Yeah. And I would think it's also hard when it's so public like that, that basically, everybody knows. And so you become even a college or whatever you become somewhat of a public figure, and that's difficult as

Unknown:

well. Yeah, you know, at this time, I think Facebook was just getting started. Like maybe at Facebook like my freshman year of college, but it wasn't like how it is today. Everything wasn't plastered all over social media. So if my friends weren't necessary really reading the newspaper didn't have quite the same scope. But it was, you know, it was a small town people knew there was no

Kristina:

high new crime it. Yeah, yeah, that takes a lot of strength.

Unknown:

Thank you. Yeah. So

Kristina:

you, I just as I said, I would never have guessed that about you, you are a very vibrant, happy, confident took the world by the tail kind of person. So how did you cope with that after all the circus media and all that dies down? And that's yet another phase after you've been through what you've been through? And where are you today? Do you think about that very often? Or is it just something that pops up occasionally?

Unknown:

I do think about it, I would say to be honest, probably weekly. Not every day. It's not something that like haunts me on the daily, but there are certain things that will come up. Like if I hear a knock on the door. I mean, it's game over if I'm not expecting it. And I think about it, in the sense that it's kind of like a reference point. For me. It's kind of like, look how far you've come kind of a Yeah. But yeah, it does come up. And there was a time in my life where I wished that I was more emotive, like, I wished that I could force myself to have a complete breakdown. I mean, I developed not healthy coping behaviors. I had eating issues. I really kind of disconnected like, my eyes were, like, empty, like anybody homes rookie there. But I never like had this full on breakdown. And I almost wish that I did. Because then someone could say, wow, look at her. She's really hurting.

Kristina:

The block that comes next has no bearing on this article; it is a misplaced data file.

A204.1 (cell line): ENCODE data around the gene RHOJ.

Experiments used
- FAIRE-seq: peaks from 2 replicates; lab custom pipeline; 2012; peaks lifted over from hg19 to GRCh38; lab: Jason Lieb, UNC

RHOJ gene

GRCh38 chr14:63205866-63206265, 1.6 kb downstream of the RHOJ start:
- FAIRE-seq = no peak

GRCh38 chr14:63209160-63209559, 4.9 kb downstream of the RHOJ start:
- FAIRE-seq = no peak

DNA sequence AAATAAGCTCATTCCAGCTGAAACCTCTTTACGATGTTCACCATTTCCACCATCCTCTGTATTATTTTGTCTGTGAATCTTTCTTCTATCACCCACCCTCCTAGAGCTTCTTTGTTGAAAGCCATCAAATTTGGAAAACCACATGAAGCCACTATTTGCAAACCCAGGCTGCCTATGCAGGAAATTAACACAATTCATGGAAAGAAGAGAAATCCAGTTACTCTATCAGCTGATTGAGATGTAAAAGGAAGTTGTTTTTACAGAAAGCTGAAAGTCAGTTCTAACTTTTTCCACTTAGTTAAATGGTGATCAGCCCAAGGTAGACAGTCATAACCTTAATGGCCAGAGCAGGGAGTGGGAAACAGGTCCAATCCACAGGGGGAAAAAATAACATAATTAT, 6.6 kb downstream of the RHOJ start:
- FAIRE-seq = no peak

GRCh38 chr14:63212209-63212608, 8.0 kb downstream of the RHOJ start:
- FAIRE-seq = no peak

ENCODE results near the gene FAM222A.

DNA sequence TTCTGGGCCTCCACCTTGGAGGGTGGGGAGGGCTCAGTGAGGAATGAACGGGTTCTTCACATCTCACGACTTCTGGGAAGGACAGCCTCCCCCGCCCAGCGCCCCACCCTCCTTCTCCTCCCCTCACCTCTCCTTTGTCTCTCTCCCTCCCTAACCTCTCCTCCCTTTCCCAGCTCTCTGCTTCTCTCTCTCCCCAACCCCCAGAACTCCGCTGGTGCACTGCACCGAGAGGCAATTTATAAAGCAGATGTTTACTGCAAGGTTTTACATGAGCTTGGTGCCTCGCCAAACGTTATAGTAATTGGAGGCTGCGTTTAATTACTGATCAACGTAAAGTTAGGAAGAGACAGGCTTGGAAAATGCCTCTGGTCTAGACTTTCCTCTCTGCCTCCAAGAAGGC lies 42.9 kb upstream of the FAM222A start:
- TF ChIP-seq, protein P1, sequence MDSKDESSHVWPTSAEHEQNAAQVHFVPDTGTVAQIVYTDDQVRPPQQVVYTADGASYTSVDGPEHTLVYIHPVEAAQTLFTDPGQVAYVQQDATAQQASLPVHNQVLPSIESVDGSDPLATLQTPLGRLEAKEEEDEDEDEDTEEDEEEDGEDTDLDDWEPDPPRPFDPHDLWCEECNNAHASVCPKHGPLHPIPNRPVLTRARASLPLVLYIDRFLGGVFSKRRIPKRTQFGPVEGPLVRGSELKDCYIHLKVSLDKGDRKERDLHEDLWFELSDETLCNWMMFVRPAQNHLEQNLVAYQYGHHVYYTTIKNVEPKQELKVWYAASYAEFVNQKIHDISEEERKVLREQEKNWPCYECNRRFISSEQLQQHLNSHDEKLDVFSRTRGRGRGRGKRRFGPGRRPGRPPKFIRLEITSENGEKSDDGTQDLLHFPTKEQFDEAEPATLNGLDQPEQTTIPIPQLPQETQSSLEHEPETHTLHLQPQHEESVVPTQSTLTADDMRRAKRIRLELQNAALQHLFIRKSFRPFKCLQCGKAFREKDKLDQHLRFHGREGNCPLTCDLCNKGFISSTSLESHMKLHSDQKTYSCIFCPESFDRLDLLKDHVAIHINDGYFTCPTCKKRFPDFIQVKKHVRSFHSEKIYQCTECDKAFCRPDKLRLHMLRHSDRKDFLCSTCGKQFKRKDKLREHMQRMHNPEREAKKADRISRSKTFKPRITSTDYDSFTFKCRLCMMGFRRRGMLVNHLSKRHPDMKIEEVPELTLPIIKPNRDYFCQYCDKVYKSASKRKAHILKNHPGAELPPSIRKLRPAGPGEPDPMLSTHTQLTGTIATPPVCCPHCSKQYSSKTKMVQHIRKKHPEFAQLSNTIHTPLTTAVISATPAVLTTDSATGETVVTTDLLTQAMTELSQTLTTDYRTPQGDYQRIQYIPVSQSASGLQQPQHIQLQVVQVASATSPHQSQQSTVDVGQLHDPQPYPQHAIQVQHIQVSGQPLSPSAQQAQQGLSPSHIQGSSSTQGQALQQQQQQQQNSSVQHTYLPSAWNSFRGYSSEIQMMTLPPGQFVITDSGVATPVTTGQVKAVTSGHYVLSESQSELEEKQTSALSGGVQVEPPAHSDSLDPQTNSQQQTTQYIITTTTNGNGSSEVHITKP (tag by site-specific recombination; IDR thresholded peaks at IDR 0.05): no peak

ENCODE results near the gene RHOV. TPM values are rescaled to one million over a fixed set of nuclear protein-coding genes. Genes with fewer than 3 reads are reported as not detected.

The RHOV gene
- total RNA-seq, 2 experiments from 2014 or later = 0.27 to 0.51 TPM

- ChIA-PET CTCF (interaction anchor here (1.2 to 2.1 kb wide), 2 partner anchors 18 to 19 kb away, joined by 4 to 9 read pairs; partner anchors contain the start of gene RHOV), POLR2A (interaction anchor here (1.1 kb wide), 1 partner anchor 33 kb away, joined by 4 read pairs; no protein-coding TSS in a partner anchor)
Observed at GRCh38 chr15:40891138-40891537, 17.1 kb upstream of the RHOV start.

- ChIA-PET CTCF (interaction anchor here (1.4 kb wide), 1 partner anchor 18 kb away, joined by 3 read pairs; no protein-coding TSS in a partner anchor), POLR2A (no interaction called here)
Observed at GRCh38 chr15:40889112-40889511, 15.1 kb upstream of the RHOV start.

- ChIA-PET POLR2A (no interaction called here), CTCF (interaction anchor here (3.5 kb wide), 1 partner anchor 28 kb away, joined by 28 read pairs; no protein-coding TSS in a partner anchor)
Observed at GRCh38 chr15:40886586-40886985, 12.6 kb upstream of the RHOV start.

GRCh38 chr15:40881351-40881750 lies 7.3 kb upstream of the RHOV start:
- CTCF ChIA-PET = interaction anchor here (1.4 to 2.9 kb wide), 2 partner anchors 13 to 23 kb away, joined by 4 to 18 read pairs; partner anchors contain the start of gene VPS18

I know what you're saying.

Unknown:

And, but I didn't, I didn't my own ways. Like I said, have my, my issues. But I really like Dr. Ahn, I really, there is not much in the day to day that can ruffle my feathers. Like, yeah, and I think that when you've been through something so traumatic, something so serious, like horror movie serious, the little stuff, it's like, oh, man ain't got nothing on me. Like, I'm good a toddler tantrum, like, I can keep my cool through this. My husband dealing, you know, with whatever army thing he's got going on, and I can deal with this, him being like, we got this, we're good. No. So it does kind of give you like, well, when you compare it to what happened to you, then everything's, everything's gravy, you know, compared to that. And so I really just try and seek out the good in life, wherever I can. And I love that. Yeah, I seek it out. I'm on the hunt for anything that I can make into a beautiful moment into a happy moment. joyful moment. That's where I'm at today. Like, I just yeah,

Kristina:

you're completely thriving. I mean, I keep saying it, but you're not just surviving, you're thriving, and you really are working hard to help moms. And you do not like the idea of moms being a hot mess, if you want to help them to be their best. And you get really real about what moms need today. What do you think moms need today? How are you helping them?

Unknown:

So here's the thing, I think it's great that moms have this outlet where we can vent, right where we can say it can be hard, like we are doing a lot, it is not a cakewalk here like there are things about motherhood that we are struggling with that are difficult for us that make us feel guilt or shame or burnt out or invisible. You know all those things, it's healthy to be able to express those things. But I think we've almost over compensated to where now the expectation is that those things are the new normal for motherhood and we should almost expect them because that's just what motherhood is. And so I don't subscribe to this hot mess. version of motherhood that's portrayed on social media, right? I don't have any time for myself. I'm in like dirty leggings every day. My toddlers are terrorizing me until my husband gets home and then you know, I'm no longer captive to them. Those sorts of things. And don't get me wrong. There's a funny real here and there about moms like yeah, being on the toilet as their only break in the day. Like I get it. I've been there. I have two two little ones, you know, that's not lost on me. But I just think that we as moms can lift each other up to like A higher branch of saying, hey, motherhood doesn't need to be a survival mode sentence. Motherhood doesn't need to mean that I'm a watered down stale version of myself. And then I'm just the village vending machine for my family. Like you can be a happy loving mom. And you can take care of yourself, you can laugh, you can set healthy boundaries, you can be present and loving, but also like feel confident, and you know, tell people what you need and ask for help. You know, it doesn't have to be in the trenches all the time for the next 18 years of your life. And it just bought worries me and bothers me that this is such a common image that I'm seeing motherhood on social media, that it's being masked as this version of motherhood that I think we can change.